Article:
To combat Bloomberg’s efforts, NRA’s state liaison for New Mexico worked tirelessly on the ground in Santa Fe and we mobilized our membership to contact their legislators. Moreover, gun rights supporters secured the support of New Mexico Sheriffs’ Association, which came out in opposition to the Bloomberg-backed restrictions.

Reports on the ground indicated that some New Mexico politicians were willing to support a pared down version of the background check legislation, outlawing the private transfer of firearms at gun shows and those advertised online.  However, Bloomberg’s Everytown for Gun Safety was adamant that any transfer ban go well beyond these limitations to include private firearms transfers in nearly all circumstances.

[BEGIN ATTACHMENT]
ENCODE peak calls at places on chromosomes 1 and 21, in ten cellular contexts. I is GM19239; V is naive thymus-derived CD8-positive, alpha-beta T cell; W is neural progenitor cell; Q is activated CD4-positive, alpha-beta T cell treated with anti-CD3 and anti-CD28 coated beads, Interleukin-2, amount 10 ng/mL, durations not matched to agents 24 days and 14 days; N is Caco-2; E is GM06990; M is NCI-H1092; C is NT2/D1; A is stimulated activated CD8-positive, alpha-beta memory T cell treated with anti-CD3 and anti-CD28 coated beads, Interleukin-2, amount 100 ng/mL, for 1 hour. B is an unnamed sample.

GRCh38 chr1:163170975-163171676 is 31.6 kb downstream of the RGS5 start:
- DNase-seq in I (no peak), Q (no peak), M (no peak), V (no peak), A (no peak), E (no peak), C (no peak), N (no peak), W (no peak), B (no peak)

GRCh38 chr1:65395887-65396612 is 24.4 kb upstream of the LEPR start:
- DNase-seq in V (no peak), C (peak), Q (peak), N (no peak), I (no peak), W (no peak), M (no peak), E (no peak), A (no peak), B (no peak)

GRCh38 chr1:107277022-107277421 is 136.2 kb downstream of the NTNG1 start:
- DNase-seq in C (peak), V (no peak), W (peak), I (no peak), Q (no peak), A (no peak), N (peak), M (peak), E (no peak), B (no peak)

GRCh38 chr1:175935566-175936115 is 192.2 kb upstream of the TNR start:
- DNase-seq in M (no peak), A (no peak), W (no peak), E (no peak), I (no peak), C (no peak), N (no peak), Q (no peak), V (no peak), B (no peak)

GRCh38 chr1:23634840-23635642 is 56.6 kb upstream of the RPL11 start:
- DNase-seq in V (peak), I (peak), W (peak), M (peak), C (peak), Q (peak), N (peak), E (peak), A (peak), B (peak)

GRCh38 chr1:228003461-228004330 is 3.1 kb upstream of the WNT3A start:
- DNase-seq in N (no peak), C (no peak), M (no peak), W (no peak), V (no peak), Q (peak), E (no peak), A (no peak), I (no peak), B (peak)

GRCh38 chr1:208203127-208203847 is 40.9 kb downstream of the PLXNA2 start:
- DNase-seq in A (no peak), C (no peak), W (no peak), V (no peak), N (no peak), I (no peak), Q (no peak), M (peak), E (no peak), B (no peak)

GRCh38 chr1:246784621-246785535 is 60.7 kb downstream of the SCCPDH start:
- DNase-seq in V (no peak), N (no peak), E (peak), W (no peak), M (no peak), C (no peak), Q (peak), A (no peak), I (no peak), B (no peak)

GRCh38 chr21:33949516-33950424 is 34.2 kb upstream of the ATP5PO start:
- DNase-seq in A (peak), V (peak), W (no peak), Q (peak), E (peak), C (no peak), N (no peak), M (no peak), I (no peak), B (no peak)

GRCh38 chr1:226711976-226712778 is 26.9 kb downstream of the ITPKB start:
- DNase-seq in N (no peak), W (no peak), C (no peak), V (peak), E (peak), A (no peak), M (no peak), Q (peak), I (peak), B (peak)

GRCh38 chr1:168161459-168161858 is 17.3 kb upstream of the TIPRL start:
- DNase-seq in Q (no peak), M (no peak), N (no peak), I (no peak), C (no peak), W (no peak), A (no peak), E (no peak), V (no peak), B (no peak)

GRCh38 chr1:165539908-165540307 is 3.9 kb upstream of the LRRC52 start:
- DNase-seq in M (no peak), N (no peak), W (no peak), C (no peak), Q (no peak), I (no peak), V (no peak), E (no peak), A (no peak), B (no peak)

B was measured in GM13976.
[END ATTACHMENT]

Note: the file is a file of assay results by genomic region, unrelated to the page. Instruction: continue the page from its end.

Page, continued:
In the end, Everytown’s no compromise position was unacceptable to many lawmakers and played to gun owners’ advantage. In the waning days of the legislative session, Everytown’s allies introduced another bill, HB 548, which targeted transfers at gun shows and pursuant to online advertising, but at that point, law-abiding gun owners throughout the state had made their opposition to the transfer ban well known in Santa Fe.  The grassroots pressure brought to bear by NRA members and our supporters was too much for Everytown to overcome.

The 2017 legislative session ended without the passage of any of the Bloomberg-backed legislation. NRA’s victory over Bloomberg in New Mexico was not only a victory for the Land of Enchantment’s gun owners; it sent another message to the out-of-touch billionaire that Americans’ gun rights aren’t for sale.